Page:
Neil enjoys growing grass-seed but getting hold of contracts is difficult with the industry Canterbury-dominated. This year hes planted seven hectares of fescue, 22ha of Italian ryegrass and also 11ha of chicory for seed.

The increasingly dry climate has made growing grass-seed more difficult. In the old days, grass for seed was planted in January but nowadays Neil holds off until the end of February when rains are more reliable.

Hes disappointed that the depressed sheep meat industry has seen less demand for chicory; a top notch feed preferred by all livestock but difficult to grow.

People cant be bothered putting the trouble into something thats hard to establish with returns so low, so go for cheaper grasses instead.

Chicory continues to be planted in the pasture mix fed to the Whites bulls, which have to be watched or theyll graze it out. However, the growth rates achieved were well worth the trouble.

Neils livestock finishing enterprise aims to take advantage of marketplace highs and lows. He buys in stock in late summer, when East Coast stock prices are generally low with feed in short supply. They are grazed through winter then sold onto a strong early spring market.

Winter grasses are direct-drilled straight into cropping paddocks, with any residue straw acting as a mulch soon trampled into the soil.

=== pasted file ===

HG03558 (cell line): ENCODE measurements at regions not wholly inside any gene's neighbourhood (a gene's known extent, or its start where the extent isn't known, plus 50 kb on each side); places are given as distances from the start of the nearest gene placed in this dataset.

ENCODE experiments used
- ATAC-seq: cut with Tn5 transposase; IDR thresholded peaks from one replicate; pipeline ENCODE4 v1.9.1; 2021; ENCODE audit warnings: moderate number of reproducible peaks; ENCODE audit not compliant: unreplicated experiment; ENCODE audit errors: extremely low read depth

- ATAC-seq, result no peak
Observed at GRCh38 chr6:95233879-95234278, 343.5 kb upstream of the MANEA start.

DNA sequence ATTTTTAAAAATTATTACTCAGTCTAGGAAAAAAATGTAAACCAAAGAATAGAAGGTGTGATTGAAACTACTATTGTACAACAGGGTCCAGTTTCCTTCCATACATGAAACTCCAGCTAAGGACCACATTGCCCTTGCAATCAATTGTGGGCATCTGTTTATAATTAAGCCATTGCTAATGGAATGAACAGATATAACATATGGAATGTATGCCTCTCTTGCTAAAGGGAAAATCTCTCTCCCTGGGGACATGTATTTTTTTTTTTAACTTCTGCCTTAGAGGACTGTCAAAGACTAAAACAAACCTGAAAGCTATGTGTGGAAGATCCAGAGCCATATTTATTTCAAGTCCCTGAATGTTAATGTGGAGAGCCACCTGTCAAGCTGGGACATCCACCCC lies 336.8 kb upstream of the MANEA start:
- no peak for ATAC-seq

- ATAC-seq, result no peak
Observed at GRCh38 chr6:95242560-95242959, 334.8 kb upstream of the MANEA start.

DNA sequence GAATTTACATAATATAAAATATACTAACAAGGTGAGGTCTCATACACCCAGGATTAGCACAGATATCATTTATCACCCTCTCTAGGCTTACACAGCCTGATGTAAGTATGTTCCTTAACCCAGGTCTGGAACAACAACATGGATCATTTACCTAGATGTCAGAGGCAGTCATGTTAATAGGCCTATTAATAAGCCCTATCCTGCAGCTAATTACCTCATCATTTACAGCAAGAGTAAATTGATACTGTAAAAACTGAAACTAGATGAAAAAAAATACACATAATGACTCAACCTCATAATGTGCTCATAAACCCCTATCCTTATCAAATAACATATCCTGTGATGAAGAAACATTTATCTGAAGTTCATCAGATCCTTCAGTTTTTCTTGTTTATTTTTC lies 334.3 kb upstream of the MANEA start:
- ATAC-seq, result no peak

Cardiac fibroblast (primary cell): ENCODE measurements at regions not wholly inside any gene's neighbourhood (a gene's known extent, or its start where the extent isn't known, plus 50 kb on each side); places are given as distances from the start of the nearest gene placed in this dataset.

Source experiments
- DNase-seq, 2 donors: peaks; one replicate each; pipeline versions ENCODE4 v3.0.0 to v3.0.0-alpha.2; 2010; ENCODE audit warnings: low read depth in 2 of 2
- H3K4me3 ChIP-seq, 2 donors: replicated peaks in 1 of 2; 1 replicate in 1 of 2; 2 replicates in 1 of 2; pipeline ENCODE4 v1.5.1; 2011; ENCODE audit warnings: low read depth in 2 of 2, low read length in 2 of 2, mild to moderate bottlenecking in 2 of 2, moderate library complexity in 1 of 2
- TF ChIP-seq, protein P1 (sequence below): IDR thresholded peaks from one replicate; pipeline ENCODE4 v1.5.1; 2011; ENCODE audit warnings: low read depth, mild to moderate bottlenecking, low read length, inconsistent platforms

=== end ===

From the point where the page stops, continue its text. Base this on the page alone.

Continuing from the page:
Ludlows now fully loaded with 350 rising two year and 250 rising one-year bulls. The first should go to the works in June, to be killed out at around 300kg on hook the hook.

Bull paddocks are divided into eight cells, in what Neil describes as a cross between a techno-system and break-feeding. Each cell block lasts a month, with the bulls rotated every Monday afternoon and Friday morning with weekends off.

Five thousand or so lambs are normally bought in late summer and taken through to July/August. In February, 1400 lambs were purchased on the off-chance of rain which would at least double their $25-$26 price.

Were finding its staying dry for longer and buying lambs too early is a risk.

Neils always sworn black and blue he would never put in a large-scale irrigation scheme, preferring to work in with the districts climate. However, hes noticing that rainfall has become less reliable, making the business of growing high risk/high return crops like squash a lot more stressful.

There is some irrigation on the farm, with water drawn from a bore and applied through a travelling irrigator. However, because the underground water comes from shale rather than shingle, yields are low so large volumes cant be drawn at a time. Plus, the supply is unreliable.

To guarantee a crop if seasonal rains fail, he is building a storage pond to ensure waters available when needed. Promoting yields wont be part of the picture.

You spend a lot of money when you put in a hectare of squash. Youre taking a big risk, if you dont get rain at critical times and the crop cant be saved.

Neil and Gwen employ two fulltime staff, one specialising in stock and the other in machinery. Casuals are brought in for specific jobs like weeding squash.

The Whites most of the own machinery needed on the farm, including a harvester. The one exception is a hay baler, so contractors do this job.